Canada accused of stealing Brazilian energy secrets

Canada has been accused of starting a “cyberwar” with Brazil, after powerpoint slides stamped with a Communications Security Establishment Canada (CESC) seal were shown on a Brazilian television news programme. […]

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Canada has been accused of starting a “cyberwar” with Brazil, after powerpoint slides stamped with a Communications Security Establishment Canada (CESC) seal were shown on a Brazilian television news programme.

The slides aired on ‘Fantastico’ suggest Canadian hackers used a programme called ‘Olympia’ to access the smartphones and computers of staff at Brazil’s Ministry of Mines and Energy last year. The documents were among those obtained by former NSA contractor Edward Snowden and were given to the show by his confidant – the US journalist Glen Greenwald.

Responding to the allegations on Twitter, Brazilian President Dilma Rousseff said: “The espionage infringes on the sovereignty of nations and the privacy of individuals and enterprises …It is unacceptable among countries that claim to be partners.”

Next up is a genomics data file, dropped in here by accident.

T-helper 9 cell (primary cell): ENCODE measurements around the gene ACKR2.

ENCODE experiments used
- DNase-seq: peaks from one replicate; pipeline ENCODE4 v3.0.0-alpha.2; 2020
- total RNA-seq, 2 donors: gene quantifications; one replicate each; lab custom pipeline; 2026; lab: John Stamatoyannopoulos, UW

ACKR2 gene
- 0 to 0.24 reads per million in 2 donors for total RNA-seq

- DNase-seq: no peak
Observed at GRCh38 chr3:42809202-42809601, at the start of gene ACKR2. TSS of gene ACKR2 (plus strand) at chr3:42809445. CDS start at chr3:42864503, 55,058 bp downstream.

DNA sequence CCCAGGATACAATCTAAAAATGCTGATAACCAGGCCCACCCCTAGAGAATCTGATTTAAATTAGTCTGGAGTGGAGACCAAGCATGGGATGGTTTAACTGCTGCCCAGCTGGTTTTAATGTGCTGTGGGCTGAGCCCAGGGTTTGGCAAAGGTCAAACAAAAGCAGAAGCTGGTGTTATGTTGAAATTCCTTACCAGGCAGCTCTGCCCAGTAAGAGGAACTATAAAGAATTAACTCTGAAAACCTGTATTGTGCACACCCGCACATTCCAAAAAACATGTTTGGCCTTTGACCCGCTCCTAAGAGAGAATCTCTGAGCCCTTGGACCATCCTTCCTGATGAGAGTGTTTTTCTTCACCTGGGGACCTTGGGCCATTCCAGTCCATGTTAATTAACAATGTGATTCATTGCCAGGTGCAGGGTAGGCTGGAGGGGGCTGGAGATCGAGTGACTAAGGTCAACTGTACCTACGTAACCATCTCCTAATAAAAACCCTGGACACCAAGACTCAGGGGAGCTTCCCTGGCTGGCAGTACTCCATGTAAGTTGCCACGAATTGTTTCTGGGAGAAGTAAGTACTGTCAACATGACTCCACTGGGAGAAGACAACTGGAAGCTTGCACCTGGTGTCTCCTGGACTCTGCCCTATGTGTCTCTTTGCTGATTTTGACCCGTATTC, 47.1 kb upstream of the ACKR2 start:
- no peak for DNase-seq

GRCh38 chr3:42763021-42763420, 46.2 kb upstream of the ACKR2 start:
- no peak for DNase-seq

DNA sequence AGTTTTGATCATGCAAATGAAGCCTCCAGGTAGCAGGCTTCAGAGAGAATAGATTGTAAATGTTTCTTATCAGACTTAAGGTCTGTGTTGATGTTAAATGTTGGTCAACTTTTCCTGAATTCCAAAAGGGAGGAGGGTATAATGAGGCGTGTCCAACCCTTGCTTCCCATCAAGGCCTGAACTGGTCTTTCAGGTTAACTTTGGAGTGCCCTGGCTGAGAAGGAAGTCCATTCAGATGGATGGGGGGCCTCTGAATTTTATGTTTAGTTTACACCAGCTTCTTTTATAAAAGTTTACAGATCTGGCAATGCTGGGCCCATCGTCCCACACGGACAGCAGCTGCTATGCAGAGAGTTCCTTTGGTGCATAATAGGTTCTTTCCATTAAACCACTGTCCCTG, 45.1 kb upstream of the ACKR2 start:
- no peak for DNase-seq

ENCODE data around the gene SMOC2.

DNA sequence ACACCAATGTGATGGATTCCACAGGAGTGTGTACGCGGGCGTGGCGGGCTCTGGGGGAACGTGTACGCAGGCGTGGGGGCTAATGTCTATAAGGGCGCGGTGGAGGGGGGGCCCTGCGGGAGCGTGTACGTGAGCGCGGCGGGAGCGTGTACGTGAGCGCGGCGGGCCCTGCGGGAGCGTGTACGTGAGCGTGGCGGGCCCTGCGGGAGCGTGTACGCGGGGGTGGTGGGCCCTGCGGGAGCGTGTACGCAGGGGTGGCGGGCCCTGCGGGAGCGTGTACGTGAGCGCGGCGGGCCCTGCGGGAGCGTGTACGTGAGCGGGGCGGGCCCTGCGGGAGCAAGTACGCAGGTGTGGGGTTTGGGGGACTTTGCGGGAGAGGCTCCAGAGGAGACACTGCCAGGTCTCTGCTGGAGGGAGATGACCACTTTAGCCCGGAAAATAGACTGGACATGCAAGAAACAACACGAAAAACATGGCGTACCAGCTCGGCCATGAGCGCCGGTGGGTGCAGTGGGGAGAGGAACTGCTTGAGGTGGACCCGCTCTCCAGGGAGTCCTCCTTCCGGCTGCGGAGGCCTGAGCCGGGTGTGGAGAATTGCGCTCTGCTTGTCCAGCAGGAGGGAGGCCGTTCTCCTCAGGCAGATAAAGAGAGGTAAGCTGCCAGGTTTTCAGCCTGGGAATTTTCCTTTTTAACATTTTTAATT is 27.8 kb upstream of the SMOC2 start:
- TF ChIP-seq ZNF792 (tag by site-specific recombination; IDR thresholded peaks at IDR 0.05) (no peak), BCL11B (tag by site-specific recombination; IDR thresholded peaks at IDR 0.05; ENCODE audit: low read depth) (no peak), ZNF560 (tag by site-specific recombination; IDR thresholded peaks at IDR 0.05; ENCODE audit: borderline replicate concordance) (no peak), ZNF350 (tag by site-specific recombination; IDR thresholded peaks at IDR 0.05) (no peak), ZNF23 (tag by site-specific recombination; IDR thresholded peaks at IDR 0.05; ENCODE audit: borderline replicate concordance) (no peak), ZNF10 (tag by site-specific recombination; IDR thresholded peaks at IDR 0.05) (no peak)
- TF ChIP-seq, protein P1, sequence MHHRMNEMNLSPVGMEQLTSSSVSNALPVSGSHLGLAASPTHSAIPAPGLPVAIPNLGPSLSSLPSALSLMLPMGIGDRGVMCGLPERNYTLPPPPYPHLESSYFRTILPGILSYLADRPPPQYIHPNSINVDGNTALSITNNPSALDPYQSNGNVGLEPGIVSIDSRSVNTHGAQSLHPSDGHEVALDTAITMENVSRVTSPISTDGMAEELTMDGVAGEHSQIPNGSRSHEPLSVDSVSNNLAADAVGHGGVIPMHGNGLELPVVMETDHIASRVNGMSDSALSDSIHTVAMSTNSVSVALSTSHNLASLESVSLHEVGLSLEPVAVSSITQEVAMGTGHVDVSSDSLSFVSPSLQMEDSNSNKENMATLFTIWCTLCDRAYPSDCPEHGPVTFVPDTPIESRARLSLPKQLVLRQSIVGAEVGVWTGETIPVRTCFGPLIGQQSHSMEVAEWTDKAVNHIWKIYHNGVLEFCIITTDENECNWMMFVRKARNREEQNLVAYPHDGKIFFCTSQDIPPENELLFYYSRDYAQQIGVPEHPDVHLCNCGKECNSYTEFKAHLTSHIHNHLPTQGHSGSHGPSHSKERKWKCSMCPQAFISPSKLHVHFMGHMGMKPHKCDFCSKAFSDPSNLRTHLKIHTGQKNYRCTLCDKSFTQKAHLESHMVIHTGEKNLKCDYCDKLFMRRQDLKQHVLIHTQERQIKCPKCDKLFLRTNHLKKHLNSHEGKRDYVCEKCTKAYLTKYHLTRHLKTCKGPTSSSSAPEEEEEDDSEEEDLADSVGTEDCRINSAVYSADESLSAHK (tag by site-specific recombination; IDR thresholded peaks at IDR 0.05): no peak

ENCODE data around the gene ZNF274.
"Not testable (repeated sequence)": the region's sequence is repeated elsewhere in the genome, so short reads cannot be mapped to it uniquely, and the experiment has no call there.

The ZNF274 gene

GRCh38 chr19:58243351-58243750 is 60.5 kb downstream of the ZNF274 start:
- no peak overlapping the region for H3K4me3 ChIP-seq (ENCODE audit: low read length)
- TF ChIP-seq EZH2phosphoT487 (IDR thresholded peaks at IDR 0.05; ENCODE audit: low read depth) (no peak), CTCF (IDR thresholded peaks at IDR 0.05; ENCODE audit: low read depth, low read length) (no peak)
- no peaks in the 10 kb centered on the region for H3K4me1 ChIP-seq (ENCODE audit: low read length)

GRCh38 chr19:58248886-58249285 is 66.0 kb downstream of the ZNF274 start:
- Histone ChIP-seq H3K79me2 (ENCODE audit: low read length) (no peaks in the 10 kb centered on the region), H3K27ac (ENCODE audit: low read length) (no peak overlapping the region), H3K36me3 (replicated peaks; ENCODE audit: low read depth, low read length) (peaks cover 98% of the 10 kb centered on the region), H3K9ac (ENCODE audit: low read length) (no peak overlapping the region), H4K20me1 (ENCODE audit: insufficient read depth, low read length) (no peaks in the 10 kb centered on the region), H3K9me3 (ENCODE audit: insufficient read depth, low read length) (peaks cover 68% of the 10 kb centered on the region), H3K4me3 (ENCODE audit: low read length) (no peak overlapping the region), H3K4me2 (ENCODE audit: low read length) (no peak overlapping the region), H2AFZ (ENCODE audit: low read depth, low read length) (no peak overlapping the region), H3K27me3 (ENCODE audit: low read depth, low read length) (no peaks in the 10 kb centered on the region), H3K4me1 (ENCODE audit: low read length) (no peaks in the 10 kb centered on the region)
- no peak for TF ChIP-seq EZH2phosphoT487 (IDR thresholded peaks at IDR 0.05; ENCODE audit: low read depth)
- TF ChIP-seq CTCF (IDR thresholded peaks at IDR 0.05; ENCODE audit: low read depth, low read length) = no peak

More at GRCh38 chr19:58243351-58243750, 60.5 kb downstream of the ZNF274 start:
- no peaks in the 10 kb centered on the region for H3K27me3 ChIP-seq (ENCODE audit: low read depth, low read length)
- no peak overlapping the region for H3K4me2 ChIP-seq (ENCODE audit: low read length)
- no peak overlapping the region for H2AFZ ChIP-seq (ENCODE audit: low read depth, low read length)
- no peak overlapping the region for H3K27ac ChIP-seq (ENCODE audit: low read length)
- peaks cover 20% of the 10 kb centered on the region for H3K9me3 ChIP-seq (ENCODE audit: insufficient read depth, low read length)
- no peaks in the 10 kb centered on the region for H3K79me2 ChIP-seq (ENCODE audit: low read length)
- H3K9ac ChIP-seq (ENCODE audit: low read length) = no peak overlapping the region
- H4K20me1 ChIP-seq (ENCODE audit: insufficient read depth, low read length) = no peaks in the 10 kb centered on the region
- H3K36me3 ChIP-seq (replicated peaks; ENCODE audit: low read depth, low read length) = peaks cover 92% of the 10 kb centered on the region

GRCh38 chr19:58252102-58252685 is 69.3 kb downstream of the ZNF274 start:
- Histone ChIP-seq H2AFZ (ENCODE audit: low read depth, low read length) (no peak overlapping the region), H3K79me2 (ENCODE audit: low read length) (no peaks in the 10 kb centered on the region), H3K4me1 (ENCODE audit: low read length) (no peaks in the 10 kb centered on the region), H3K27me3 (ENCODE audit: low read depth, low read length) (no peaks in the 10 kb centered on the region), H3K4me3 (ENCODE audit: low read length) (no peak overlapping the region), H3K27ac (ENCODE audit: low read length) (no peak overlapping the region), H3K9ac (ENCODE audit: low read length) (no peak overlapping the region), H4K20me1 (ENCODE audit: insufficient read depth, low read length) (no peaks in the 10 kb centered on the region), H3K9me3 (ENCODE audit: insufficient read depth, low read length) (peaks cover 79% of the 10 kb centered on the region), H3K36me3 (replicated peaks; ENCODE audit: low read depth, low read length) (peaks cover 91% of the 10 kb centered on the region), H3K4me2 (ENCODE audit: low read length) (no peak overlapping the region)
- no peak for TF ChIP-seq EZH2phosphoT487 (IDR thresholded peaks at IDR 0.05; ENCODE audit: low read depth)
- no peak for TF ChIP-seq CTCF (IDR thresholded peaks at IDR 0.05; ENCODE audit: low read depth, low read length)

Canadian Prime Minister Stephen Harper said he was ‘‘very concerned’’ about the allegations and officials have been ‘‘reaching out very proactively’’ to their Brazilian counterparts.

The slides were dissected on Fantastico by Brazilian security expert Paulo Pagliusi, who said he was “astonished” by Canada’s hacking power. He told Canadian newspaper The Globe and Mail the slides suggested information had been shared among the ‘Five Eyes’ – an international electronic intelligence network consisting of Australia, Britain, Canada, New Zealand and the US.

Although it’s not yet clear what information was extracted, the operation is widely thought to be a case of economic espionage, particularly as the two countries are both large oil producers. Mr Pagliusi said: “The speculation it could be broad based economic trend information makes to me perfect sense.”

An economic motivation is supported by another set of documents acquired by the Guardian through a freedom of information request. They show twice a year since 2005 CESC took part in security briefings in Ottawa with energy companies, with the last in May 2013, the paper reported.

Although the meetings were officially billed as covering “threats” to energy infrastructure, topics listed for discussion also included “challenges to energy projects from environmental groups”, “cyber security initiatives” and “economic and corporate espionage.”